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Christian evangelical Lauri Armstrong, a Texas nutritionist, refuses to take the COVID-19 vaccine, according to a recent New York Times report. “It would be God’s will if I am here or if I am not here,” she said. Armstrong is convinced that God designed the body to heal itself, if given the right nutrients.

She is among 50% of the nation’s 41 million evangelicals who say they will not take the vaccine, according to a February Pew Research Center Poll. Although vaccine refusers tend to be pro-life, their neglect will add to COVID-19 deaths, experts say.

But intriguing questions remain. Surely, when they were children, most evangelicals had been taken in hand by their parents to get vaccinations. Has that stopped any among them from following in the ways of Christ? If the body is a temple, shouldn’t it be protected? Unfortunately, by refusing to take the preventive injections, evangelicals appear determined to prove that they know less than their mothers and fathers did.

These are decent people who will help a stranger in need. Many are given to charitable volunteering at food banks and homeless shelters. But their aversion to vaccinations will contribute to illness in others, not to mention in themselves. Evidently, their immunization skepticism has arisen from a malignant enmeshment of faith and politics, with a general mistrust of science adding to the confusion.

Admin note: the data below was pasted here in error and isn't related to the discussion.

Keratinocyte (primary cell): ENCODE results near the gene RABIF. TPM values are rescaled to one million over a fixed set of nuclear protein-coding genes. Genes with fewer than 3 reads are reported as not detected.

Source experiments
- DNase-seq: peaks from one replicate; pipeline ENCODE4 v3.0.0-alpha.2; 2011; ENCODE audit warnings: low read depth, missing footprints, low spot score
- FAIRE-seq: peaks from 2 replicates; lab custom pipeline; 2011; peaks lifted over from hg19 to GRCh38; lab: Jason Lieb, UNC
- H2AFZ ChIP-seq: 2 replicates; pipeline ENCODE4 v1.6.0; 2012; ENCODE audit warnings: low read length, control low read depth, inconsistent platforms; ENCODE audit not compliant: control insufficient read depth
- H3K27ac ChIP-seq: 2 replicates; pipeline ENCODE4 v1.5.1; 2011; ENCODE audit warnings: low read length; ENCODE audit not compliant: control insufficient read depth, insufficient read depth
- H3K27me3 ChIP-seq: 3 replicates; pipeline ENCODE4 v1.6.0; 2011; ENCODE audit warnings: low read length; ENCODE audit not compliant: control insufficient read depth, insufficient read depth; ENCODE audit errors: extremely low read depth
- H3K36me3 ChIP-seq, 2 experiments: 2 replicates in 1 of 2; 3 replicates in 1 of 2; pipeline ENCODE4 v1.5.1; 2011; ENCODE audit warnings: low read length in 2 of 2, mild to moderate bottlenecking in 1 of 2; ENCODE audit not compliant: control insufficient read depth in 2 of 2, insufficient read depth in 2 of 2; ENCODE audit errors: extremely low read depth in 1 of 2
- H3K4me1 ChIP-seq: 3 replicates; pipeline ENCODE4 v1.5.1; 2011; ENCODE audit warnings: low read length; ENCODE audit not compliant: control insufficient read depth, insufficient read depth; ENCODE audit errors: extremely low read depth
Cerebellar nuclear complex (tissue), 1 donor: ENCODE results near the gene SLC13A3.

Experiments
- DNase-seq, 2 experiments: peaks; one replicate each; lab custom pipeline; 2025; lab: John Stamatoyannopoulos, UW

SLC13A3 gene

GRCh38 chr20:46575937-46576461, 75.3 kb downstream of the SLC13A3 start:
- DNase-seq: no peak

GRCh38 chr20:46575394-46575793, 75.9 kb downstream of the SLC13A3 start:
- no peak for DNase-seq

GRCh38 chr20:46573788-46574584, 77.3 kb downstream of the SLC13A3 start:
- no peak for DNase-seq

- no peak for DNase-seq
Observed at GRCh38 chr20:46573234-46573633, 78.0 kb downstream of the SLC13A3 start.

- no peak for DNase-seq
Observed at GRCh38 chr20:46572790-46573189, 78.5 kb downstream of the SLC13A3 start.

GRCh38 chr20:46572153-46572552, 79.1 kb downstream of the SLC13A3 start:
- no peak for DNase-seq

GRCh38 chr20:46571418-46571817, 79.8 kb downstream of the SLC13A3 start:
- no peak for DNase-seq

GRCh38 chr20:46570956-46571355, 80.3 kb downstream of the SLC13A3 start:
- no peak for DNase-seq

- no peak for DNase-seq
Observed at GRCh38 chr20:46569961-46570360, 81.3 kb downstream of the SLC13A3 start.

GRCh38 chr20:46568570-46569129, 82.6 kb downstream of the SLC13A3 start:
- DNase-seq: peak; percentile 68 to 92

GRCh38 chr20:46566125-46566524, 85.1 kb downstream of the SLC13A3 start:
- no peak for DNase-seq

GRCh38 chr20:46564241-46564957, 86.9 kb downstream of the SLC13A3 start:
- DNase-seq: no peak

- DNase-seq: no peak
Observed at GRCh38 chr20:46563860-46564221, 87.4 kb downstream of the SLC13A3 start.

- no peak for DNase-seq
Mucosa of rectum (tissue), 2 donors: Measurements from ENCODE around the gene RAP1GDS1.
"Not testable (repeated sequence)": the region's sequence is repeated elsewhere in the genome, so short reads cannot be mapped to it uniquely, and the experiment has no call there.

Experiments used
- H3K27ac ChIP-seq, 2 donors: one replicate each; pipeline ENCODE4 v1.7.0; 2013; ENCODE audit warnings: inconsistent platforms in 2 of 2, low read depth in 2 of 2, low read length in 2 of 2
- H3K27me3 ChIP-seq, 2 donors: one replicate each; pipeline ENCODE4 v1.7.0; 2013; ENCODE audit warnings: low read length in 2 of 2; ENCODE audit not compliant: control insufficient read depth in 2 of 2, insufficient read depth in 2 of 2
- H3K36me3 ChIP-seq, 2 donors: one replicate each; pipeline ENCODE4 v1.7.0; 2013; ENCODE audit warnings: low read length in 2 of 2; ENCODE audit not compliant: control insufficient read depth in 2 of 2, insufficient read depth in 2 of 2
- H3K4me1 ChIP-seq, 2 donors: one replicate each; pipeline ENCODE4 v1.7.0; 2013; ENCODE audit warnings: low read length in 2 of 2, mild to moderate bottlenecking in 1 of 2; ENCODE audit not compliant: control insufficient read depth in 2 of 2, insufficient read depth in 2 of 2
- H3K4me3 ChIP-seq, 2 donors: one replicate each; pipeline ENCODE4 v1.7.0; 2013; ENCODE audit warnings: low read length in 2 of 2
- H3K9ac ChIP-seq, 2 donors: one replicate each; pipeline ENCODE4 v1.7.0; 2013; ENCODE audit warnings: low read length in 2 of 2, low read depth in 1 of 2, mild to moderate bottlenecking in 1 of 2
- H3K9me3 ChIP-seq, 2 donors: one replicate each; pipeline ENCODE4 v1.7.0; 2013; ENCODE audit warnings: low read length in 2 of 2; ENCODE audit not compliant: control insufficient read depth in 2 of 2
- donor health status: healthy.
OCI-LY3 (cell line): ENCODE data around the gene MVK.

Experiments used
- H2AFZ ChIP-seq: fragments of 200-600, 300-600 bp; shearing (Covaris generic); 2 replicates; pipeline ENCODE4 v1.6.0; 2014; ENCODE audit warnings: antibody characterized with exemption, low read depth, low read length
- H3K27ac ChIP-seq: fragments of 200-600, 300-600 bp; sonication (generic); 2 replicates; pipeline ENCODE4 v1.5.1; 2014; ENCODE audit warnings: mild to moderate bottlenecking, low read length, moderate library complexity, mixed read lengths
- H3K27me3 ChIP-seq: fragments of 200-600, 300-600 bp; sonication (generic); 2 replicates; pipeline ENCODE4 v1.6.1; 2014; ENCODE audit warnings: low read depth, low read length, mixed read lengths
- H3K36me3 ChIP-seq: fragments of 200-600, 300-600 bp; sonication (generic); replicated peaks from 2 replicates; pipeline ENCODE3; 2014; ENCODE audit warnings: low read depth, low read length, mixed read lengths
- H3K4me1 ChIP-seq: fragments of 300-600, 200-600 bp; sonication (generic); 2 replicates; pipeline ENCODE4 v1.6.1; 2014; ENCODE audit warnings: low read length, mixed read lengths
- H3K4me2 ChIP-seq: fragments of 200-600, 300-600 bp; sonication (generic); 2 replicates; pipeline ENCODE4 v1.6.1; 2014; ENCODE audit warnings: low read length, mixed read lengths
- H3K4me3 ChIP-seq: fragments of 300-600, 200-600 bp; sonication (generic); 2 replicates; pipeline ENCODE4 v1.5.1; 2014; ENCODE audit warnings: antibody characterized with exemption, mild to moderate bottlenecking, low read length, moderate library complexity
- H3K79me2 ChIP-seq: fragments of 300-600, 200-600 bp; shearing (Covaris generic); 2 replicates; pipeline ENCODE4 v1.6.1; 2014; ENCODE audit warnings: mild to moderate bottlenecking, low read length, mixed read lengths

Some evangelicals mistakenly believe that the vaccines contain aborted cell tissue. However, no aborted tissue is used in the manufacture of the COVID-19 vaccines. Even Pope Francis has been vaccinated. Conservative Christian pastors Franklin Graham and Robert Jeffress approve of the shots.

But the opinions of such well-known religious leaders evidently come to nothing when compared to the teachings of someone like physician Simone Gold who told an evangelical group in Florida that they risked being “coerced into taking an experimental biological agent.”

Dr. Gold is mistaken. Nobody is being, or will be, “coerced into taking” the vaccine. Furthermore, the vaccines are FDA approved and thus are no longer “experimental.” Possibly the space within Gold’s brain that should be overflowing with medical knowledge has become cluttered with toxic politics. She was arrested after having been identified inside the U.S. Capitol on Jan. 6.

As science explains more and more of the workings of the universe, there remains less and less that might be attributed to the hand of the divine, a phenomenon that likely contributes to evangelicals’ snubbing of vaccine science. Additionally, many vaccine skeptics evidently are unable to go 10 minutes without a moment of absorption into the wonder science known as the internet where, in their innocence, they so easily internalize disinformation about science itself.

Evangelicals might consider that Jesus, who healed lepers, evidently had no qualms about dealing with serious illnesses, including the taking of preventive action. The miracle of the loaves and fishes surely halted fainting spells and potential malnutrition.

Although I urge everyone to get vaccinated, I suspect that many evangelicals, and perhaps others, will remain unconvinced by an admonition from the likes of me, primarily because I have had the vaccine. They might ask whether I wrote this opinion piece myself or if, instead, it was a chip manufactured by the government and injected along with my vaccination, that is doing the talking.

Joseph Wyatt is a Gazette-Mail contributing columnist and emeritus professor at Marshall University. Reach him at wyatt@marshall.edu.

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